Debt Ceiling Debate Only Kicks the Can Down the Road

The markets were in turmoil this week, reacting to news conferences with claims / counterclaims and general disagreements over legislation to increase the debt ceiling.  Eventually, a compromise will be reached and the debt ceiling raised – and sometime in the future we’ll face this debt ceiling again.

No matter what budget cutting occurs, the Federal Budget will grow faster than the economy – solely due to entitlements and the baby boomers.  Between now and 2019 entitlement (health care) spending will grow even if all costs remain the unchanged because the number covered will grow by 38%.

With no inflation, the growth of the population covered under government sponsored health care programs will add $3.2 trillion to the deficit.  The Obamacare glitch is reflected in the government’s forecast, and its background in a Forbes article. Between 2020 and 2030 – the number of people covered on the entitlements program will grow another 28%.  So between 2010 and 2030 the growth of participants is expected to be more than 75%.

As entitlements currently consume 100% of all government tax income, if discretionary spending was frozen the USA would have a budget deficit of $1.0 trillion each year.  This leaves the total growth of the deficit at least $12.2 trillion  ($1 trillion x 9 years plus entitlement 0% inflation shortfall of $3.2 trillion).

Through cutting, some of the $1 trillion per year could be saved, but the $3.2 trillion forecast for entitlement growth is low.  Likely, the USA debt will almost double by 2019 without major spending surgery (which is not being discussed) or taxes.

If the plan was to cover this growth by taxing,  there is some bad news here too.  Many think taxing more will balance the budget – whether it be increasing the rates for the rich, corporations or everybody.  What are they missing?  They do not account for the shrinking tax base population ratios.

The baby boomers will move from paying into the government to receiving benefits from the government.  The boomers are the wealthiest segment of society, and their lower incomes will reduce income tax revenues.

In 2010, there were 3.7 workers per entitlement beneficiary.  In 2020, there will be 2.9, and in 2030 only 2.4.  Just to keep the personal income tax revenue equal, the average taxes citizens pay must rise by 35% to cover just the shortfall caused by the shrinking ratio of working taxpayers.  To cover the added costs of health care by 2019 – the overall tax rate must rise by a minimum of an additional 20%.  Put this on top of the taxes needed to balance the budget – and the average overall personal tax rate schedule would need to increase 104% by 2019.

All other government taxes (corporate, fuels, excise, etc) would need to rise 51% by 2019 to cover their portion of the growing budget if we wanted to keep the current ratios.  There is options for changing the tax ratios, new taxes (like VAT) – or doing a lot of budget cutting and adding a lot of taxes.

Both taxing and budget cutting remove money flows from an economy.  The less money flowing removes taxes (government income) too.  Higher corporate income taxes move jobs overseas to countries with lower tax rates thanks to free trade.  Some hard and terrible choices need to be made – and likely will be made over time as the USA population begins to understand the inevitable.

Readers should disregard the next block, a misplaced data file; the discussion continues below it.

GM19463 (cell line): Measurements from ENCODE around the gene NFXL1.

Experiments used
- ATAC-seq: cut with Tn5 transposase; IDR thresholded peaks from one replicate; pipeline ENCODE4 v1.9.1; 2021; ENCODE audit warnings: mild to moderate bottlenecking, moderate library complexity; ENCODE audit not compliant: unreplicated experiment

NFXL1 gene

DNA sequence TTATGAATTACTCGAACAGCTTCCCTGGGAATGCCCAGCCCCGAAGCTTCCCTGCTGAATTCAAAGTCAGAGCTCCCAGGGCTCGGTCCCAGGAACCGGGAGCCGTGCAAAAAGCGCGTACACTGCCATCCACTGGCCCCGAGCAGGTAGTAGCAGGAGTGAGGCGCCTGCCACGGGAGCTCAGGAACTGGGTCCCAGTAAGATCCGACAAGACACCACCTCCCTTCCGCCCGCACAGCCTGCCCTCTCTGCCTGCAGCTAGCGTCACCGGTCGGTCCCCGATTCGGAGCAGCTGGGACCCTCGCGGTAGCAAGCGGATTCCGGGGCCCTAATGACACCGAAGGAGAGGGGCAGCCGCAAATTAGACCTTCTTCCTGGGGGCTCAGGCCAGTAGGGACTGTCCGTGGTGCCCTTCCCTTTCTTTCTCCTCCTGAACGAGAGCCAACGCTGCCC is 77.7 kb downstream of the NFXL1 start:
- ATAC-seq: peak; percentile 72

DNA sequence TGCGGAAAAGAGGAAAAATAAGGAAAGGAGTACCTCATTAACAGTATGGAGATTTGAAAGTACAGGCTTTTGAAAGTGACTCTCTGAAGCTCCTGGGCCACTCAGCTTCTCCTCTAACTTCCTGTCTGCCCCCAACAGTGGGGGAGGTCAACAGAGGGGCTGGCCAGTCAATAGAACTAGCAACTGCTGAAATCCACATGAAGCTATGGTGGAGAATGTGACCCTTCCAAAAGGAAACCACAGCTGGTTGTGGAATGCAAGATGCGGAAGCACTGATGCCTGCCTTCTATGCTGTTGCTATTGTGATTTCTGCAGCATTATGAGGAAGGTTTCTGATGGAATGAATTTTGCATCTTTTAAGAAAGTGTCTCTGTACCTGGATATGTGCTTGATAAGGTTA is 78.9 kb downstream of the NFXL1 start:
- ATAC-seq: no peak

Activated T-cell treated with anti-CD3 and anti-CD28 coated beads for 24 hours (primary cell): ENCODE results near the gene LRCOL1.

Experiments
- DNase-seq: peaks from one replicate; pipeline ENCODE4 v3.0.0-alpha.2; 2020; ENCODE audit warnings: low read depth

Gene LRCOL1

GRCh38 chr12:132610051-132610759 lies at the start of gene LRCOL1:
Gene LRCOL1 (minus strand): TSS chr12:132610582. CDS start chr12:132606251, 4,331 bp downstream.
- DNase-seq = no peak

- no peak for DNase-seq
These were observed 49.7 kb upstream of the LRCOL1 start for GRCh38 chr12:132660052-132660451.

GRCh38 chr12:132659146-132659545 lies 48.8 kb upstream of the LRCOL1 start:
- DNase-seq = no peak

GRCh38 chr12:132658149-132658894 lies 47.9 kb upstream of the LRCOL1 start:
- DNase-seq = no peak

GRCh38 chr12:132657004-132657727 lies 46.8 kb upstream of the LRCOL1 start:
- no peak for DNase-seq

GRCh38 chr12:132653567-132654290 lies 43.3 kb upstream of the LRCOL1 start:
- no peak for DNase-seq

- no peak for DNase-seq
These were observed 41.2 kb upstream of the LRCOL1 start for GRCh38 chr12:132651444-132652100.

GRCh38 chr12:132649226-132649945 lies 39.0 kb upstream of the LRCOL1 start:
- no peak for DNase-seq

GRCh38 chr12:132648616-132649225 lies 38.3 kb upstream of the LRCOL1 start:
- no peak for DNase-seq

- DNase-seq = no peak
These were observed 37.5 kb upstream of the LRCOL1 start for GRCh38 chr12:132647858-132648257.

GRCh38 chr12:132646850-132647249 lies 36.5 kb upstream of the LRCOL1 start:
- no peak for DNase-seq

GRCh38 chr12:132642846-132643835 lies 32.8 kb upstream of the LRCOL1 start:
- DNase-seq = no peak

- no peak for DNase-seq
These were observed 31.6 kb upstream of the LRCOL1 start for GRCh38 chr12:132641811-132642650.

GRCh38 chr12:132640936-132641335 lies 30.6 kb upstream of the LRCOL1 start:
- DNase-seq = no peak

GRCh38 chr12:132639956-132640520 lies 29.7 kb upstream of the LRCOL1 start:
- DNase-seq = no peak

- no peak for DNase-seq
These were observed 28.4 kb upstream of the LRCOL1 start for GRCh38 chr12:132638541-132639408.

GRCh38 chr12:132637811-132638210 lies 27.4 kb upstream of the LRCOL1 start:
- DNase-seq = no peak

Investors are in for death by a thousand cuts.  The can will continue to be kicked down the road only to have the debt continue to grow much faster than GDP.  It does not appear likely that the government can tax its way out of debt, nor will it be possible to cut its way out of debt.

Investors will likely celebrate when a budget compromise is reached.  But beware, the USA budget crisis is far from over.

Economic News this Week:

The Econintersect economic forecast for July 2011 indicated the soft patch will continue. This is based on “less good” data, not data suggesting the economy is falling off a cliff.

This week the Weekly Leading Index (WLI) from ECRI rose from a downwardly revised 1.6% to 2.0%.  This level implies the business conditions six months from now will be approximately the same compared to today. This index has eroding and in a three month overall downtrend. However, this index was been holding for the previous three weeks, and now in the fourth week has move upward.

Initial unemployment claims fell 24,000 to 398,000 – the first time in 15 weeks the initial claims have come in under 400,000. The real gauge – the 4 week moving average – fell only 8,500 to 413,750 due to backward revisions.  If the recent pattern holds, this 398,000 will be revised up over 400,000 next week.

Because of the noise (week-to-week movements), the 4 week average remains the reliable gauge. Historically, claims exceeding 400,000 per week usually occurs when employment gains less than the workforce growth, resulting in an increasing unemployment rate.

The data released this week confirms the economic soft spot is continuing. The decline in rail traffic is troubling and is covered by Econintersect News (news here).

Weekly Economic Release Scorecard:

Item Headline Analysis
University Of Michigan Sentiment Down Now at the lowest level since March 2009
2Q2011 GDP Up 1.3% The story is the downward revision of 1Q GDP to 0.4%.  A lot of negative trends in this number
Auto Sales Rick Davis shows how car buying patterns respond to economic events
June Durable Goods Down Durable Goods may be down 4% MoM – and almost flat YoY,  inflation adjusted
Unemployment Rate John Mauldin shows the employment growth necessary to bring down the unemployment rate
Another Recession? Caroline Corbett and Lance Roberts ponder whether we are entering another recession
May Case-Shiller Home Price Index Up Home prices are increasing in the normal seasonal surge but are 4.5% below a year ago
June New Home Sales Up Home sales may be up, but it is only 1,000 houses.  New home sales remain depressed